World Bulletin / News Desk
President Barack Obama has signed a secret order authorizing U.S.support for rebels seeking to depose Syrian President Bashar al-Assad and his government, U.S. sources familiar with the matter told Reuters news agency.
Obama's order, approved earlier this year and known as an intelligence "finding," broadly permits the CIA and other U.S. agencies to provide support that could help the rebels oust Assad.
This and other developments signal a shift toward growing, albeit still circumscribed, support forAssad's armed opponents - a shift that intensified following last month's failure of the U.N. Security Council to agree on tougher sanctions against the Damascus government.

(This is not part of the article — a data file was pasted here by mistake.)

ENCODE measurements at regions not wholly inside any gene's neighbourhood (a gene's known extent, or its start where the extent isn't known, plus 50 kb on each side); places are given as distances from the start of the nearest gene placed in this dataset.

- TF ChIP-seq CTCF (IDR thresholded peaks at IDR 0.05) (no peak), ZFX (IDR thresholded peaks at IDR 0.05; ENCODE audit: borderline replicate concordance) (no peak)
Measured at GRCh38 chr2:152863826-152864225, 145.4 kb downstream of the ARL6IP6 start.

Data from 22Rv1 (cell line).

The White House is for now apparently stopping short of giving the rebels lethal weapons, even as some U.S. allies do just that.
But U.S. and European officials have said that there have been noticeable improvements in the coherence and effectiveness of Syrian rebel groups in the past few weeks. That represents a significant change in assessments of the rebels by Western officials, who previously characterized Assad's opponents as a disorganized, almost chaotic, rabble.
Precisely when Obama signed the secret intelligence authorization, an action not previously reported, could not be determined.
The full extent of clandestine support that agencies like the CIA might be providing also is unclear.